Seems to be a debate on types of Catalysts that should be used in HHO production.
Everything I find about using catalysts states to start with a small amount, increasing gradually until your goal amperage is reached, bear in mind that a cold start may be at 10 amps and gradually increase as high as 15 to 30 amps depending on which catalyst is used. Some catalysts such as baking soda are consumed during HHO production, while others such as NaOH are not consumed, and only water needs to be added.
If you have definitive research about a particular catalyst please let us know the details, so we can add the intel for all to use.
Here are a few that are commonly used and inherent pros/cons with each.
Baking Soda: Sodium bicarbonate or sodium hydrogen carbonate is the chemical compound with the formula NaHCO3. Above 60 °C (140F), it gradually decomposes into sodium carbonate, water and carbon dioxide. The conversion is fast at 200 °C (392F)
Vinegar: is a liquid processed from the fermentation of ethanol in a process that yields its key ingredient, acetic acid. The acetic acid concentration typically ranges from 4 to 8 percent by volume for table vinegar  (typically 5%) and higher concentrations for pickling (up to 18%). Natural vinegars also contain small amounts of tartaric acid, citric acid, and other acids. Commercial vinegar available to consumers for household use does not exceed 5% and solutions above 10% need careful handling since they are corrosive and damaging to skin. Stronger solutions (i.e., greater than 5%) that are labeled for use as herbicides are available from some retailers.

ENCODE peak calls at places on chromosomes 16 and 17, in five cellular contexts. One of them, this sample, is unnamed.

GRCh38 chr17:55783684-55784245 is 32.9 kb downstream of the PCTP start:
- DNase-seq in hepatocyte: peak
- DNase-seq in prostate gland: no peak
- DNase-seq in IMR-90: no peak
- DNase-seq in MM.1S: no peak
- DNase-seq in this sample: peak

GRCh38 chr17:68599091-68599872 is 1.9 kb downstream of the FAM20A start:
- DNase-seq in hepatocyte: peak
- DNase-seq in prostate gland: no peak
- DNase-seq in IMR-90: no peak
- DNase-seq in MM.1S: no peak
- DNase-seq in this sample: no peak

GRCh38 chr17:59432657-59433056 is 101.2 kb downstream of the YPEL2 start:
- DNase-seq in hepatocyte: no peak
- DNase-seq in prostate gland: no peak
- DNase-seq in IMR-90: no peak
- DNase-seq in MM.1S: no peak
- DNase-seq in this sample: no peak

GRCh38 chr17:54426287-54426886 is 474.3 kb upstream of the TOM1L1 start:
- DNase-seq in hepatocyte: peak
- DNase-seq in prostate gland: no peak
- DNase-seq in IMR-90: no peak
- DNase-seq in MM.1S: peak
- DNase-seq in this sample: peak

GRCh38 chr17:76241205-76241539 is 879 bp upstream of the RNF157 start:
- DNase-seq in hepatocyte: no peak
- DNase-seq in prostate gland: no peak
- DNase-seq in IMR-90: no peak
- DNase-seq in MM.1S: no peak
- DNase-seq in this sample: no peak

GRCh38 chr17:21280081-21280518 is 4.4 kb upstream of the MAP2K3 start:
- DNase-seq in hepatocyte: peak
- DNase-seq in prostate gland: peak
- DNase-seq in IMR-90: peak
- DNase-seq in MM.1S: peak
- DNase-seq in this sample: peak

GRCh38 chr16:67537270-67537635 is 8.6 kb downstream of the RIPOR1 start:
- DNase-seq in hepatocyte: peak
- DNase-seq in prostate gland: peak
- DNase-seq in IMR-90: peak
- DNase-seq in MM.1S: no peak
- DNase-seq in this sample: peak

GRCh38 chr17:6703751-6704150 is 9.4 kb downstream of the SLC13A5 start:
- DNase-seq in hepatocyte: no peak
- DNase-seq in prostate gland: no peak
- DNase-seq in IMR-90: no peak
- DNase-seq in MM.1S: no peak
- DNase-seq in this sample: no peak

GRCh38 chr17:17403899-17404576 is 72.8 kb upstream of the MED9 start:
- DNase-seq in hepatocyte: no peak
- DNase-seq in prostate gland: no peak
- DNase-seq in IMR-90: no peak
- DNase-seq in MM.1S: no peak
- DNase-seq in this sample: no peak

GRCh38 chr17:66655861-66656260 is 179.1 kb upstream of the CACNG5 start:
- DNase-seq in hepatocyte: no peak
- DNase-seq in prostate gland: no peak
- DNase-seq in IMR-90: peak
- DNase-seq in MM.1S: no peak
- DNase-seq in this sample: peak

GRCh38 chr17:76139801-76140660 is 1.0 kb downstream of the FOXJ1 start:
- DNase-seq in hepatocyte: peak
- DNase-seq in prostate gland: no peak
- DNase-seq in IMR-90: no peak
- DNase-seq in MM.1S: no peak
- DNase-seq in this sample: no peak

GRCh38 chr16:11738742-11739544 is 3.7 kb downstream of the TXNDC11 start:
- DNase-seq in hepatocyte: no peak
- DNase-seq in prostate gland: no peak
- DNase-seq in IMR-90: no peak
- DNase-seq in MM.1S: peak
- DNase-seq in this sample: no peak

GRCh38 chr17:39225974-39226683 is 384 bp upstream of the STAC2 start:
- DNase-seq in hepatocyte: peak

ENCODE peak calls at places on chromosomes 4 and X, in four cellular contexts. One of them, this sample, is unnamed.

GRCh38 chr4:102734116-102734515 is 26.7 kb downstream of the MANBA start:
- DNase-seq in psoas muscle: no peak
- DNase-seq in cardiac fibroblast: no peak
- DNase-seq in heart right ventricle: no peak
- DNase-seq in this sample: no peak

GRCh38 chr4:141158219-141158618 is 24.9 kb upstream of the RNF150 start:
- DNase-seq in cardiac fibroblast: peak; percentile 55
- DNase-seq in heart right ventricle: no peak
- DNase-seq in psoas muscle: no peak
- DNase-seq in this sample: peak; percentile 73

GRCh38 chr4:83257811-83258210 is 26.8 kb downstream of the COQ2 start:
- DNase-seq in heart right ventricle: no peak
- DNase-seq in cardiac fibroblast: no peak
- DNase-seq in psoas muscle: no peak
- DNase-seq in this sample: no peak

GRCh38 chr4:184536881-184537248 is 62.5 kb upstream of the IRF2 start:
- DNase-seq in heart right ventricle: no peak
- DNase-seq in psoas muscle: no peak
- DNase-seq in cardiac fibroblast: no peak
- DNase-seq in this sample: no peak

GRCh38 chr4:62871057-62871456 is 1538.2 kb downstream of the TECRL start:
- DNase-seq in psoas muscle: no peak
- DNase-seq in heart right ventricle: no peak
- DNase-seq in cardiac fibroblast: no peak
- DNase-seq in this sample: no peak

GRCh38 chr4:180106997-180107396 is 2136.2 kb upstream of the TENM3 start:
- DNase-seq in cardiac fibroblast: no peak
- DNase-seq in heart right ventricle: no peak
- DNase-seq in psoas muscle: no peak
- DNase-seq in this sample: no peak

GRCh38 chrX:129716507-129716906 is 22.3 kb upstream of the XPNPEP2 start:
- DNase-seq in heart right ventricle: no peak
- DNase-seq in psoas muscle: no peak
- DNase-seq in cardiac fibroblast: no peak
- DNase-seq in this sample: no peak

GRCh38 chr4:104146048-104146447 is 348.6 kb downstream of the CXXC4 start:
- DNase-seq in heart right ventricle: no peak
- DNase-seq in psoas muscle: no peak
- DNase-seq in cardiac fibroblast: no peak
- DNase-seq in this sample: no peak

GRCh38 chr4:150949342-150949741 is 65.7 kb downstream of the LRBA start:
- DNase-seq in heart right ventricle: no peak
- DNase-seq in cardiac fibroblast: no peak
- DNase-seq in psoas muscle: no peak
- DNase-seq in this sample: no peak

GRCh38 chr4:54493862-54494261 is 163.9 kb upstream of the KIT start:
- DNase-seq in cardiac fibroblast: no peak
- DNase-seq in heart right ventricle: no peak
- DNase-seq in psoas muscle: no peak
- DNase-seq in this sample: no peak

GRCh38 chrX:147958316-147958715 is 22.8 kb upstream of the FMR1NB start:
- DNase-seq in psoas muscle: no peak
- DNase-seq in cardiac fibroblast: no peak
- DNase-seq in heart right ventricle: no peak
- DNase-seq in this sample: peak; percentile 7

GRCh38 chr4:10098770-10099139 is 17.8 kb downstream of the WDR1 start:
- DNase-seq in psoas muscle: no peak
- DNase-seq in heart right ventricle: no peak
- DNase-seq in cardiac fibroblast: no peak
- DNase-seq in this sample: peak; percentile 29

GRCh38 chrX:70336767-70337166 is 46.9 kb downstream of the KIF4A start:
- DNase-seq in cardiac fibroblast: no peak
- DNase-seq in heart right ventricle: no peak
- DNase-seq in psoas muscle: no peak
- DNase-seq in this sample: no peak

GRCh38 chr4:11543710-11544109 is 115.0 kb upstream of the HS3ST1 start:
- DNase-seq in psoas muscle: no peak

KOH: potassium hydroxide, sometimes known as caustic potash, It is very alkaline and is a “strong base”. The dissolution in water is strongly exothermic, producing substantial amounts of energy in form of heat, leading to temperature rise, sometimes up to boiling point and over; concentrated aqueous solutions are called potassium lyes. As a very strong base/alkali, potassium hydroxide is strongly corrosive, both towards inorganic as well as organic materials, including living tissues; care must be therefore taken, when handling the substance and its solutions. Its corrosivity is sometimes used in cleaning and disinfection of resistant surfaces and materials.
NaOH: Sodium hydroxide, also known as lye, caustic soda, is a caustic metallic base. Sodium hydroxide forms a strong alkaline solution when dissolved in a solvent such as water. It is used in many industries, mostly as a strong chemical base in the manufacture of pulp and paper, textiles, drinking water, soaps and detergents and as a drain cleaner. It is deliquescent and readily absorbs carbon dioxide from the air, so it should be stored in an airtight container. It is very soluble in water with liberation of heat.
- 10%, dilute sulfuric acid for laboratory use,
- 33.5%, battery acid (used in lead-acid batteries),
- 62.18%, chamber or fertilizer acid,
- 77.67%, tower or Glover acid,
- 98%, concentrated acid.
The hydration reaction of sulfuric acid is highly exothermic. If water is added to the concentrated sulfuric acid, it can react, boil and spit dangerously. One should always add the acid to the water rather than the water to the acid. Sulfuric acid reacts with most metals via a single displacement reaction to produce hydrogen gas and the metal sulfate. Dilute H2SO4 attacks iron, aluminium, zinc, manganese, magnesium and nickel, but reactions with tin and copper require the acid to be hot and concentrated. Lead and tungsten, however, are resistant to sulfuric acid.
Salt: composed primarily of sodium chloride, with the formula NaCl. elemental chlorine is usually produced by the electrolysis of sodium chloride dissolved in water. Along with chlorine, this chloralkali process yields hydrogen gas and sodium hydroxide, according to the chemical equation
2NaCl + 2H2O → Cl2 + H2 + 2NaOH
Chlorine It has a disagreeable, suffocating odor that is detectable in concentrations as low as 3.5 ppm and is poisonous. This should be avoided as a catalyst completely just for personal safety.